naming research: is your brand name easy to digest?

by: Sarah Kneebone


You’ve worked hard to produce a fabulous new food or drink product, but what should you call it?

Choosing the right name could make or break your product – so how do you avoid the pitfalls and land on something that’s new, engaging and mouth-wateringly good?

When good names go bad

We’ve all seen the images on Facebook; those ridiculously named foods that probably sounded great in their mother tongue but just don’t translate. Or those older product names that haven’t survived the test of time.

Of course it’s impossible to see the future and understand the slang used by every nation on earth, but there are ways to avoid giving your product a terrible or embarrassing name...

No idea is a bad idea

Sometimes the best ideas are the simplest and the earliest. A classic internal brainstorm can produce some great results.

The important thing at this stage is to develop a short list and not become too attached to any one name.

Research matters

Research can, of course, help identify a winning name or create a short list of maybes. At PLAY, we believe that good research is all about asking the tough questions but it’s also about using an approach that really identifies the cream of the crop.

Naturally, each individual will be drawn to a particular name based on personal preferences, and that’s important. Having positive feelings towards a brand name may make the customer more likely to buy and recommend your product.

Just liking a name is not enough

You should also consider:

  • Brand match: You need to ensure the product name fits with your brand and connects with it seamlessly. There’s no point creating a product name people love that feels out of character with your overall marketing message.

  • Memorable: A good product name sticks in the user’s mind; a great brand name becomes synonymous with the actual product. Think Weet-Bix and Coke. Your brand name must be easy to remember so that the next time someone is writing their shopping list, your product is top of mind.

  • Too cool: Sometimes wackier names are preferred because they sound cool or because they’re new and different. However, it’s important to avoid creativity for creativity’s sake.

    As Brett Miller from Quirks says:
    This mistake can often result in really ‘cool’ names that don’t help drive consumer excitement and purchase or, worse, cool names that offend consumers.
  • Pronounceable: Obviously if your target market can't pronounce the brand name, they won't ask for it. It's important to qualify how easy it is for your customers to pronounce your product name.

  • Associations: It's vital to assess what negative and positive associations exist with your new product name. These latent associations can be powerful indicators of a potential name’s success.

  • Think global: You should also consider how your name will perform overseas. Don’t assume that just because another country speaks English, your product name will work – often, cultural usage plays a big part.

Our approach

We use a variety of research methods and, unlike other research companies, we don’t take an ‘either/or’ approach to using quantitative and qualitative techniques. We blend the two methods to create a smarter hybrid research tactic. This integrated approach leads to richer, more usable customer data.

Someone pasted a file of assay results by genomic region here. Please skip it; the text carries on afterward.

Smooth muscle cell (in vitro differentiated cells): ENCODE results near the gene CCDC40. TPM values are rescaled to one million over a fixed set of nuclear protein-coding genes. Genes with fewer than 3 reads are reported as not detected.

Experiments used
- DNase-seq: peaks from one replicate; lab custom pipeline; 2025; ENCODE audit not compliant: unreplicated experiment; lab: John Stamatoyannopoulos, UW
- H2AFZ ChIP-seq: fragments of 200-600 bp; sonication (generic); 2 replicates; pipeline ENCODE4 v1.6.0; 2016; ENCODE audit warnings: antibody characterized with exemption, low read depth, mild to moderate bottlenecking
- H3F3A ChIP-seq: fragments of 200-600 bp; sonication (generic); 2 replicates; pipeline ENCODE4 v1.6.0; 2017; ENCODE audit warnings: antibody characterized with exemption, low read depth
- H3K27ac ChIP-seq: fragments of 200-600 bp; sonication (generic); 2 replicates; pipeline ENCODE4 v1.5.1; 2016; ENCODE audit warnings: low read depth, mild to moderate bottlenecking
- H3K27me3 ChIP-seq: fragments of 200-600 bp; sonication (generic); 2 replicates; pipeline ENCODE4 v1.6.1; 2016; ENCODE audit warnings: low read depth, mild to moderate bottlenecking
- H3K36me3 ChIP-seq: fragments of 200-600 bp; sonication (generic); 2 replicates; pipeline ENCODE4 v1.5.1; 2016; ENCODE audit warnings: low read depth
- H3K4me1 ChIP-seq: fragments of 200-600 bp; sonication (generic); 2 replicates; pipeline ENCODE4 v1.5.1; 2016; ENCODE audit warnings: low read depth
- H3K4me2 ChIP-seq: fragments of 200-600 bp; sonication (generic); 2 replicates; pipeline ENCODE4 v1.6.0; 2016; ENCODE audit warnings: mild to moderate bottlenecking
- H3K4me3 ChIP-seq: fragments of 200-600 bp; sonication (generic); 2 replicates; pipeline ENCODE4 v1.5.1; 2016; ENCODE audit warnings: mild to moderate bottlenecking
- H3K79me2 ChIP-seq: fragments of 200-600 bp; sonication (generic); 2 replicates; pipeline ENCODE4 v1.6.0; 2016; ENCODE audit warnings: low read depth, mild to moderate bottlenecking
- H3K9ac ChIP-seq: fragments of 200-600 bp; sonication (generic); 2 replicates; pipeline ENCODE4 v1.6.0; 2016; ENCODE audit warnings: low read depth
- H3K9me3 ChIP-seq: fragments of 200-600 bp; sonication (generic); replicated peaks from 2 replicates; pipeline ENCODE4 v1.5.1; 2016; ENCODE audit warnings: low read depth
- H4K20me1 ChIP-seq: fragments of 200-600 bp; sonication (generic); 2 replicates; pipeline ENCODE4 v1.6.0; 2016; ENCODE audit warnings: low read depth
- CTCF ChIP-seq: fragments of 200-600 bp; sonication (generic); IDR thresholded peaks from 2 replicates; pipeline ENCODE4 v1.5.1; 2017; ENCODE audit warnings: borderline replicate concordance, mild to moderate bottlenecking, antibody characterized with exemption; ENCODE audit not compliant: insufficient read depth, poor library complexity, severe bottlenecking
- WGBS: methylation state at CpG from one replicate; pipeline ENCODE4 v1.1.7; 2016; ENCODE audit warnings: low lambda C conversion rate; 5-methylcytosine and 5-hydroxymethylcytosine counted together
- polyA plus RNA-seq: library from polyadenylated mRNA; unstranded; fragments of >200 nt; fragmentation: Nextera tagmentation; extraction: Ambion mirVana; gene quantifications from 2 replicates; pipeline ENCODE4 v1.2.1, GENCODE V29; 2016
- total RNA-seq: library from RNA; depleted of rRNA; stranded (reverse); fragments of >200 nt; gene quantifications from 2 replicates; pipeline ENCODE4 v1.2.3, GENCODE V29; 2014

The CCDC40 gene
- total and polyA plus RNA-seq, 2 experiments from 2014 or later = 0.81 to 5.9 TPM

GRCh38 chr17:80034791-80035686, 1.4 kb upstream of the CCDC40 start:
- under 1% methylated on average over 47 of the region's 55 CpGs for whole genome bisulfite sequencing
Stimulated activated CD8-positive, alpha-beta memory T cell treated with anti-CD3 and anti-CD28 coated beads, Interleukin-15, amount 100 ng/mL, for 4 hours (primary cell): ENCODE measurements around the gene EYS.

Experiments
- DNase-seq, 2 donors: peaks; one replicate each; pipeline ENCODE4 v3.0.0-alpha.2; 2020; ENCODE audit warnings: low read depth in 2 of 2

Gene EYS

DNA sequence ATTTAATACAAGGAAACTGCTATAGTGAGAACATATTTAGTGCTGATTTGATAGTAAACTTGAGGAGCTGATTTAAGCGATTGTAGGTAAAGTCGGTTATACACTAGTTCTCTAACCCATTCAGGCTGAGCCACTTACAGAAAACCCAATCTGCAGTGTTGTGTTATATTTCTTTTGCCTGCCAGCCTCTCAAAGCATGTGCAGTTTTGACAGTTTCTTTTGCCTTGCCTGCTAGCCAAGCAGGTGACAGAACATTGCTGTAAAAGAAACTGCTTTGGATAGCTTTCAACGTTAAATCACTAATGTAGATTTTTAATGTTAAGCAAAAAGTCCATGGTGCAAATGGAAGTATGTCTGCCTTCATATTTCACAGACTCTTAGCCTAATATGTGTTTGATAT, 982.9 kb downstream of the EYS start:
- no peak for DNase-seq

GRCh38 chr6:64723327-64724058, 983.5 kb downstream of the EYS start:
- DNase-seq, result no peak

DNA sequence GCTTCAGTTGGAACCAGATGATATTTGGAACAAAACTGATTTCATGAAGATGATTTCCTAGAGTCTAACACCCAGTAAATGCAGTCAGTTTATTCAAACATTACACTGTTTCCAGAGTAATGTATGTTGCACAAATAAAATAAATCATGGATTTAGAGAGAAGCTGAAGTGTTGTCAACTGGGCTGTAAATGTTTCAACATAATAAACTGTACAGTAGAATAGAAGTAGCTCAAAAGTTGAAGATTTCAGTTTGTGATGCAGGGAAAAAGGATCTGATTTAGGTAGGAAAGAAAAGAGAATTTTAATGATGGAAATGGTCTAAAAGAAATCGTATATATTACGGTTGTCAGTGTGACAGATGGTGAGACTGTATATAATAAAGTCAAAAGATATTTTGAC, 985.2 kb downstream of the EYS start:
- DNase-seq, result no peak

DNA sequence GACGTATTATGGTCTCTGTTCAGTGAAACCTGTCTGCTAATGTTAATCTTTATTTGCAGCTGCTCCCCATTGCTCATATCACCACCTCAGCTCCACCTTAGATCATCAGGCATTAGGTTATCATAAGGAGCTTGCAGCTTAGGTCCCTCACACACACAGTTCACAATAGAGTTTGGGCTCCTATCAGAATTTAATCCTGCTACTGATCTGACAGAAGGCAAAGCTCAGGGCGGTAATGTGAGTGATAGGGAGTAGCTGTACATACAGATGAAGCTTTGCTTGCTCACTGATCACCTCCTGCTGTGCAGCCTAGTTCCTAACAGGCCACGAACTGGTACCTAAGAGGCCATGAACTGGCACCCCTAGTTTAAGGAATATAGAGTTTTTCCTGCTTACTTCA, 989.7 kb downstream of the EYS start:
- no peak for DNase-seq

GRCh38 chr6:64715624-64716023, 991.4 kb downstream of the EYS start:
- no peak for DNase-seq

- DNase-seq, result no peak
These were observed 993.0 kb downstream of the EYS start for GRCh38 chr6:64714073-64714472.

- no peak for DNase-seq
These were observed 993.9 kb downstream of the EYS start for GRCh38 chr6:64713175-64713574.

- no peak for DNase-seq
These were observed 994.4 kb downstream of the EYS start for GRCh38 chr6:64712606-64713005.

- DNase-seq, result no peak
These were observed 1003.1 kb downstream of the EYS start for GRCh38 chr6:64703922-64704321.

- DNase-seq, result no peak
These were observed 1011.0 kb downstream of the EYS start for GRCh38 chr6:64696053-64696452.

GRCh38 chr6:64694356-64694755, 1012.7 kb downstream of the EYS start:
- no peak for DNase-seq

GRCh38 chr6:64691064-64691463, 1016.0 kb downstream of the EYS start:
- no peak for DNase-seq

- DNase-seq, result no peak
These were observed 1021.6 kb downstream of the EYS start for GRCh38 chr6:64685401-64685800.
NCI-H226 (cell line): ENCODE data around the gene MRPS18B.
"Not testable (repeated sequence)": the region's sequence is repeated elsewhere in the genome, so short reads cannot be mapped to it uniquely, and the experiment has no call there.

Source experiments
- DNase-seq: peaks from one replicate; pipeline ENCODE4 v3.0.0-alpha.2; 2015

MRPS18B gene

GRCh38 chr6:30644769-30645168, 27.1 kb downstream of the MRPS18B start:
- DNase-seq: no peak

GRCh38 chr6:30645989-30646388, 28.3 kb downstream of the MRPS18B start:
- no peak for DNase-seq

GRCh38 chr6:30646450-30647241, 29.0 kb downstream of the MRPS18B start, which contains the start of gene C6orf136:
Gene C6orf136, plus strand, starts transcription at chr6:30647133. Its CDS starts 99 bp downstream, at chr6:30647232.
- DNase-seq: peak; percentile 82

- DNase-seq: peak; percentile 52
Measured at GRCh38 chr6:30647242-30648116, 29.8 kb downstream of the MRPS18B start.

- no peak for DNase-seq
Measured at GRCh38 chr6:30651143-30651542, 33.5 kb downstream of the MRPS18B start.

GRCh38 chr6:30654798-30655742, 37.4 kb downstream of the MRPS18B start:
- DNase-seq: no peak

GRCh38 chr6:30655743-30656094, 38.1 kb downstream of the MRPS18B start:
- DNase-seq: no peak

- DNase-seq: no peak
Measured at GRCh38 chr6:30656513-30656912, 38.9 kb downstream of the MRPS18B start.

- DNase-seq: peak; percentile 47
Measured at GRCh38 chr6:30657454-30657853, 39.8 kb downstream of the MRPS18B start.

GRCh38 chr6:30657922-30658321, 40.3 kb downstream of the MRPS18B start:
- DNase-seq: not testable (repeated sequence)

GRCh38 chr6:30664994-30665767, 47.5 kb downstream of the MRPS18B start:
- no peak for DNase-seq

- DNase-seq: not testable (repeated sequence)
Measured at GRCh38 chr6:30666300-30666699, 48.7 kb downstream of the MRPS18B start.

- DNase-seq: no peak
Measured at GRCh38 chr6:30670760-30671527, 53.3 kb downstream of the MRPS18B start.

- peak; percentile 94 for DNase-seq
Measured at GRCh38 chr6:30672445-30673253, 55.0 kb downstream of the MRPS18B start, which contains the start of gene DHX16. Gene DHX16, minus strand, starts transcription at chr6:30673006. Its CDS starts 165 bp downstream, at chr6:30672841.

It’s important to ensure your product name resonates with your target market. Not just the marketing department, not just the upper management, and not just the CEO’s wife.

The 'thank god' factor

We’ve carried out naming research for a number of large brands and regularly highlight some real concerns about the ‘preferred’ names. So often it’s the simplest things that are overlooked because the marketing team is just too close to the product.

Through research, your customers are able to flag some possible disasters before it’s too late.

For us, it’s a great feeling when a client shouts, ‘Thank God we did the research!’ during one of our research debriefs.

Legal review

Of course it’s vital to make sure you dot your ‘i’s and cross your ‘t’s when naming a product. If the name is already in use and trademarked, it’s best to find out before you send the packaging to print!

So although it’s painful when the legal department send you back to the drawing board, you know it’s for your own good.

Over to you

Have you had (or heard of) a bad product-naming experience? Comment below and let us know.

At PLAY we have a tried and tested product-naming methodology that works whether you’ve developed a whizz bang new wonder jam, some perfectly posh cat food or an awesome new organic juice.

If you'd like to any help or advice, get in touch! Just call us on 02 8097 0200. We are always happy to help.

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about the author

Sarah Kneebone

Sarah is PLAY’s go-to content writer with a passion for marrying creativity and communication with clever strategy. A former marketer with PLAY and for international brands such as QBE Insurance and General Motors, Sarah moved home to the UK to raise her little family and start a health coaching business. Luckily for us, she continues to share her talent for the written word with the team in Australia.

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